Island of the Apes

Stephen Luntz speaks to a physicist who has turned his research project into a computer game.

It is hard to tell which is more difficult for most scientists these days - getting funding or ensuring their work reaches a wide audience. Tom Barbalet, an honours student at the Australian National University, has discovered a way to do both. He has turned his research project into a computer game.

The Nation of Nervana: Isle of the Apes is available on CD-ROM. Players are given the role of an ape shipwrecked on the island of Nervana. They have to meet up with their fellow apes, who have been washed ashore elsewhere, and plan a way off the island. Eventually the aim is to build a boat and get off the island before being eaten by predators.

The game is part of a series of project relating to the fictitious island of Nervana. Ecosim is a simulation where it is possible to tamper with the ecology of Nervana in a range of ways and then watch as the computer calculates the effects as they ripple up and down the food chain.

There is a serious message to the project: players experience the realistic effects of destructive behaviour such as logging or over fishing. However it is also plenty of fun. After all you get to play God for a day.

For Mr Barbalet, part of the motivation for the projects was to push and environmental message so that school children could see how destroying one part of a system has unexpected consequences. However, the motivation went deeper. "I felt that the wonder has gone out of a lot of learning, and I hope that Nervana will help put it back."

Virtual reality is not easy to simulate. Difficult algorithms are required to make scenes look realistic as characters move through complicated landscapes and views zoom in or out. Many computer game developers have problems handling this. However, Mr Barbalet's background in physics has helped. "Physics gives you an appreciation for the fact that even a complicated equation has a simple meaning," he noted.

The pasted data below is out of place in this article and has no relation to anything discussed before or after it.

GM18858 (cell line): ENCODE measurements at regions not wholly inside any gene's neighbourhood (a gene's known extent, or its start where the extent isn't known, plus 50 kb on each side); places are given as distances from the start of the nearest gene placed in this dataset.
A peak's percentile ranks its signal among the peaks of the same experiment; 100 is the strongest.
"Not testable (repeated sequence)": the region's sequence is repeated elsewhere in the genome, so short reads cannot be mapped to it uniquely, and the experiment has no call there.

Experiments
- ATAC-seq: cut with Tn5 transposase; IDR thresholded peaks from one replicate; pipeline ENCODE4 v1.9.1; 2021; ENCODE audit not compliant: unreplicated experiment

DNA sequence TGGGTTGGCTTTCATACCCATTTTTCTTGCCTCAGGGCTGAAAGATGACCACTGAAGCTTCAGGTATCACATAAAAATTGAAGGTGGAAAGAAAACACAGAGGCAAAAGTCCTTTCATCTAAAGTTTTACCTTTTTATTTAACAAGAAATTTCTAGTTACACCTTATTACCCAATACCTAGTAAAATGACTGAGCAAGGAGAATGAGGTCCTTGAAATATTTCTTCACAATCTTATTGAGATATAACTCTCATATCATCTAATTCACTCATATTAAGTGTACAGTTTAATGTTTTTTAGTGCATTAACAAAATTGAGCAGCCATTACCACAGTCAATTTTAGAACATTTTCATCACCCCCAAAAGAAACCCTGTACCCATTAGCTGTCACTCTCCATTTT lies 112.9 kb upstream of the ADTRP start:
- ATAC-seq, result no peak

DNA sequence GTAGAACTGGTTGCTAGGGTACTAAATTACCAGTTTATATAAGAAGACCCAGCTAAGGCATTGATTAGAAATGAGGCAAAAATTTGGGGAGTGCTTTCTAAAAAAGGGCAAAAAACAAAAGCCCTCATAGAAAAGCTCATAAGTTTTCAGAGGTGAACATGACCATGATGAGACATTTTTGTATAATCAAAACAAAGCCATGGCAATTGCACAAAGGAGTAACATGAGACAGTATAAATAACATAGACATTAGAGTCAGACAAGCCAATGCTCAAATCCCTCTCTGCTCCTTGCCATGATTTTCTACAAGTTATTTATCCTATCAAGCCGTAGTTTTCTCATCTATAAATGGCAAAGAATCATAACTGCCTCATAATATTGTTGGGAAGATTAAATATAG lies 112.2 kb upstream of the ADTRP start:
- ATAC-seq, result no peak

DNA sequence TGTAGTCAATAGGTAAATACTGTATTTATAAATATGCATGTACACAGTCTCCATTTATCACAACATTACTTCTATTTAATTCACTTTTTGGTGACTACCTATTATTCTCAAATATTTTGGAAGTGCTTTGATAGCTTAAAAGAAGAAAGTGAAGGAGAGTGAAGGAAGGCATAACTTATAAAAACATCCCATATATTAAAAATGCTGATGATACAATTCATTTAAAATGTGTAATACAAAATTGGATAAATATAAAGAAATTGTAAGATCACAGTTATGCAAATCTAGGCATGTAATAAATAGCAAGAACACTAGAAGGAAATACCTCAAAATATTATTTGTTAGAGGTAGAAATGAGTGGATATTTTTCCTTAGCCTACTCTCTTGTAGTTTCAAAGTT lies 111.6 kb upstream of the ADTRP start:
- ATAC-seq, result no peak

Meanwhile Mr Barbalet indulged one of his other talents by composing music to accompany the game.

Doubting the Australia Research Council would fund a project that crosses so many disciplines, Mr Barbalet took his idea to the Australian Film Commission (AFC) instead. While dubious that he could do the virtual reality modelling required to make the game feel realistic, the AFC provided a loan of $13,000.

Mr Barbalet paid this back through the sale of CDs, mainly through record stores in Canberra. In order to do so he has had to learn about yet another discipline - marketing. One gimmick that has proved successful is taking a stuffed monkey, similar to those on the CD to meetings.

Since then, further parts of the project have been funded from even more surprising sources. Sponsors have seen commercial potential in the mathematics Mr Barbalet is adapting from theoretical physics to use in the game. Consequently they have funded him to develop the CDs in the hope that commercial spin-offs will come. This has allowed Mr Barbalet to give away copies of the game and simulation for free.

Unfortunately for anyone wanting to acquire a piece of Nervana the CDs are out of stock. However a new pressing is planned. Copies of Ecosim are to sent to schools for free in the near future. In the mean time, those wishing to discover more can check www.nervana.com


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